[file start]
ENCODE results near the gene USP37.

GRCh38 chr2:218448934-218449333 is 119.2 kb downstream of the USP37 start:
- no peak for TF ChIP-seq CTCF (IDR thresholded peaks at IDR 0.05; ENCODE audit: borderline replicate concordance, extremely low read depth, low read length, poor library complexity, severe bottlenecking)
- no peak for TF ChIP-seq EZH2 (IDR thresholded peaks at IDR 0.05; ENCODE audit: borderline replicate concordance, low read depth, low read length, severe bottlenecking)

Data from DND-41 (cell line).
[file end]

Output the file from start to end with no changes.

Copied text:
ENCODE results near the gene USP37.

GRCh38 chr2:218448934-218449333 is 119.2 kb downstream of the USP37 start:
- no peak for TF ChIP-seq CTCF (IDR thresholded peaks at IDR 0.05; ENCODE audit: borderline replicate concordance, extremely low read depth, low read length, poor library complexity, severe bottlenecking)
- no peak for TF ChIP-seq EZH2 (IDR thresholded peaks at IDR 0.05; ENCODE audit: borderline replicate concordance, low read depth, low read length, severe bottlenecking)

Data from DND-41 (cell line).